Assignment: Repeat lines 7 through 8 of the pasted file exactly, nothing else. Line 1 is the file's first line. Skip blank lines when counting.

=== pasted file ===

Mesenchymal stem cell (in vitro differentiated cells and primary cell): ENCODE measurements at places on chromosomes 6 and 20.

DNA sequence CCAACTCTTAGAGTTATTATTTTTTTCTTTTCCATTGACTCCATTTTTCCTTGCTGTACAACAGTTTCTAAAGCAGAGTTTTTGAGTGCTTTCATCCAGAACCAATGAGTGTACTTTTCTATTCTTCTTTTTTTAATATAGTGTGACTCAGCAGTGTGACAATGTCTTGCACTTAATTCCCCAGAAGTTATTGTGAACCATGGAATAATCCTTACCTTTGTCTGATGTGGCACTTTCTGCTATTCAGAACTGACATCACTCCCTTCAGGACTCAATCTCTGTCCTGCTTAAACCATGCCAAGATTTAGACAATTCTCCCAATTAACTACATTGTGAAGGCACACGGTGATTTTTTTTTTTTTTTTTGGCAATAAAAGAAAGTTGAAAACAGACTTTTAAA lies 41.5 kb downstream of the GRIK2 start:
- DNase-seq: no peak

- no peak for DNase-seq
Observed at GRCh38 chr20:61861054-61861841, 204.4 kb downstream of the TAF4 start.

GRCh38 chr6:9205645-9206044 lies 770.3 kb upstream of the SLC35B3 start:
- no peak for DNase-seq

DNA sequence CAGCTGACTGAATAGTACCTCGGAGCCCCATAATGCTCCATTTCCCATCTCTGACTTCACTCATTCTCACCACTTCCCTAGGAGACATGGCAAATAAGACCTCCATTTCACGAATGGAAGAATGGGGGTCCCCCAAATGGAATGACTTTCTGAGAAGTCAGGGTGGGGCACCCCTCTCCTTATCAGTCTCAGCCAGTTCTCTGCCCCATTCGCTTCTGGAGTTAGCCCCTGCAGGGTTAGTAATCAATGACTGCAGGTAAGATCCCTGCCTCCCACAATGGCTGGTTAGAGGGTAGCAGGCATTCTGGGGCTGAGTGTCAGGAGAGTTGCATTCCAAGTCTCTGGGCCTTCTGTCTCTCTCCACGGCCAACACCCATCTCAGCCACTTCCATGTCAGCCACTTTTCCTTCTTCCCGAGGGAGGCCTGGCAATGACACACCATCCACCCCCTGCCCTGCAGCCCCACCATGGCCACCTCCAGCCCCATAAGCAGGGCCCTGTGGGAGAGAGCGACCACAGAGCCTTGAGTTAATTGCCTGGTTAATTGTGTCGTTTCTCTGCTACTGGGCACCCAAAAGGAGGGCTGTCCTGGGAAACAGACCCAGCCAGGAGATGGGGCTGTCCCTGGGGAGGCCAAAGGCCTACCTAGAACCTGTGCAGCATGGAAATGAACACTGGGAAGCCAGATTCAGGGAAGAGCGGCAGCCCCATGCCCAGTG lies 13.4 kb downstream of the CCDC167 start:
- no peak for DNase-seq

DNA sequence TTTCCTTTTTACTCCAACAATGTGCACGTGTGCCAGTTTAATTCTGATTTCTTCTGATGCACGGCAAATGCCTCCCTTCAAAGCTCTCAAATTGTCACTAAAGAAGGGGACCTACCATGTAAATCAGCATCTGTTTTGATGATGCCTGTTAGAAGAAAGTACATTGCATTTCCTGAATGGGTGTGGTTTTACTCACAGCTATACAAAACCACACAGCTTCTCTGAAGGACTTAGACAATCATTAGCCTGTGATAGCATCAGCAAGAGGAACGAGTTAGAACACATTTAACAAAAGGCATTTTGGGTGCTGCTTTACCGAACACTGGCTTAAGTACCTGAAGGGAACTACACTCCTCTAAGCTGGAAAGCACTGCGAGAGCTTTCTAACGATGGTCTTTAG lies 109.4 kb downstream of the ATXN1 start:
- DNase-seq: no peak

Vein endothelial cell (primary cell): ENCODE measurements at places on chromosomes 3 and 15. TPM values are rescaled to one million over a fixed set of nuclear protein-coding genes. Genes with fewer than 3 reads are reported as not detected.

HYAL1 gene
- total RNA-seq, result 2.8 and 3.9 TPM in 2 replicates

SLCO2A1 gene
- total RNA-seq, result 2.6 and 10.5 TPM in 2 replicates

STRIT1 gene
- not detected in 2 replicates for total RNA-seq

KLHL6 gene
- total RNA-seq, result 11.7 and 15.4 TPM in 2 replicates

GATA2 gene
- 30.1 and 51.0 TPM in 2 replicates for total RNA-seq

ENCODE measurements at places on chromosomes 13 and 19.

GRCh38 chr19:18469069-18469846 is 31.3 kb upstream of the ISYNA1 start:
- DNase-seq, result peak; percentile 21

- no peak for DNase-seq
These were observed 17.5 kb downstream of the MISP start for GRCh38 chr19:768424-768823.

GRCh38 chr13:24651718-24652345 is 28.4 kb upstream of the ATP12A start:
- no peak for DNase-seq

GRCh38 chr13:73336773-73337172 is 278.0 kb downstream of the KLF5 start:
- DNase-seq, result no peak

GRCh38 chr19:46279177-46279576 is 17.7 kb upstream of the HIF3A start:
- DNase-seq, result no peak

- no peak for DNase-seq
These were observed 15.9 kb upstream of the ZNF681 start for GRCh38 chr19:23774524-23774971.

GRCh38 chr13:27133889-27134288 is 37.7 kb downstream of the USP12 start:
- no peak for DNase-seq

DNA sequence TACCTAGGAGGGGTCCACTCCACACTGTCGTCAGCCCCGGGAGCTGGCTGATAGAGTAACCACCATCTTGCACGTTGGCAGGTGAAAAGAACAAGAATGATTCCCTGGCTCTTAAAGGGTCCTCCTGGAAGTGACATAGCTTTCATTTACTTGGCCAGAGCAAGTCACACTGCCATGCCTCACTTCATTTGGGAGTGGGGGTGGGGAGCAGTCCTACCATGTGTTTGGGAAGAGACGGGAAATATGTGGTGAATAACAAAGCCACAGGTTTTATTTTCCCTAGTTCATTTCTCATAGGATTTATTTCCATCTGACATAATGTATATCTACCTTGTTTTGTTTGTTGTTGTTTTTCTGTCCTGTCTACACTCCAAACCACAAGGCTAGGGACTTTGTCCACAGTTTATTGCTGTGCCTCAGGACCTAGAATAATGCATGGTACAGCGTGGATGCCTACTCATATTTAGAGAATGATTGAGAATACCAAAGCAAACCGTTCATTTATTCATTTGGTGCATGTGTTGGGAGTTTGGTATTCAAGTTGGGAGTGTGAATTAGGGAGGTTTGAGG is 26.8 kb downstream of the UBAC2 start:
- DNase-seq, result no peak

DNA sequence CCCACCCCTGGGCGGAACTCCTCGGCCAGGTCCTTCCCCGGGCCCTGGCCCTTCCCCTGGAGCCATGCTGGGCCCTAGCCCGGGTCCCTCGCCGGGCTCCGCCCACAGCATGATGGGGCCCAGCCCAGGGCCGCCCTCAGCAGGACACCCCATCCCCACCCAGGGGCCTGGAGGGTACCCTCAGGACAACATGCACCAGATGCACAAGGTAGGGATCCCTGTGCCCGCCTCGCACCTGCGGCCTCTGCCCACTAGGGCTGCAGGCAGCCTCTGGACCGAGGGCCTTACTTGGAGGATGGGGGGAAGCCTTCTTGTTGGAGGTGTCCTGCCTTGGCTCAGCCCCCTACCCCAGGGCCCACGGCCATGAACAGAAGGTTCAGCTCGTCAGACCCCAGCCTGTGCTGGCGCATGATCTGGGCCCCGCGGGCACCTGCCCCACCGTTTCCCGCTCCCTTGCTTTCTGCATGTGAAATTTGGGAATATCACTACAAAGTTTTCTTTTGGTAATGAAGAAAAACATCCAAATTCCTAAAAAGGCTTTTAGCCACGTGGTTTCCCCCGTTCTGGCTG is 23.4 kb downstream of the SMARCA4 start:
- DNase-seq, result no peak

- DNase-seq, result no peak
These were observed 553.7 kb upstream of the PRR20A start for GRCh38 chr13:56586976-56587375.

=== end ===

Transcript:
- no peak for DNase-seq

DNA sequence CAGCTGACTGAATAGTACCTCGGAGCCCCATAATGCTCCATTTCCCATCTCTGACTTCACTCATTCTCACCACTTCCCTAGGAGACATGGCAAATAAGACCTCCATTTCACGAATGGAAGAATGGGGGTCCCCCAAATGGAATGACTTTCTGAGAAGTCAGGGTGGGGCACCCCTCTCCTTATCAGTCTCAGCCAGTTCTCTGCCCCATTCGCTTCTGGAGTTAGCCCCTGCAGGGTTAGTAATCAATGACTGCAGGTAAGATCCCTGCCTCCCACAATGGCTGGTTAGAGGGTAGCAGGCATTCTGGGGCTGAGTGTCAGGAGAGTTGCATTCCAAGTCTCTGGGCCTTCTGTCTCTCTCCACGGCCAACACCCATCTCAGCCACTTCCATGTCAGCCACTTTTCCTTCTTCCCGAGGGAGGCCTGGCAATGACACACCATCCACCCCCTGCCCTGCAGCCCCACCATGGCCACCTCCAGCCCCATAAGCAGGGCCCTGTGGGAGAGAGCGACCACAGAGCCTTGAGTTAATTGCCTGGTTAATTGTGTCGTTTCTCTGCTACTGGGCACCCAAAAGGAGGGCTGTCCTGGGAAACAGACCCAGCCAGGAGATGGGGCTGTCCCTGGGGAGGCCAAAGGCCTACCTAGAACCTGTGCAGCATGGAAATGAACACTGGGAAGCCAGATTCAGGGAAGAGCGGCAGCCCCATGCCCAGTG lies 13.4 kb downstream of the CCDC167 start: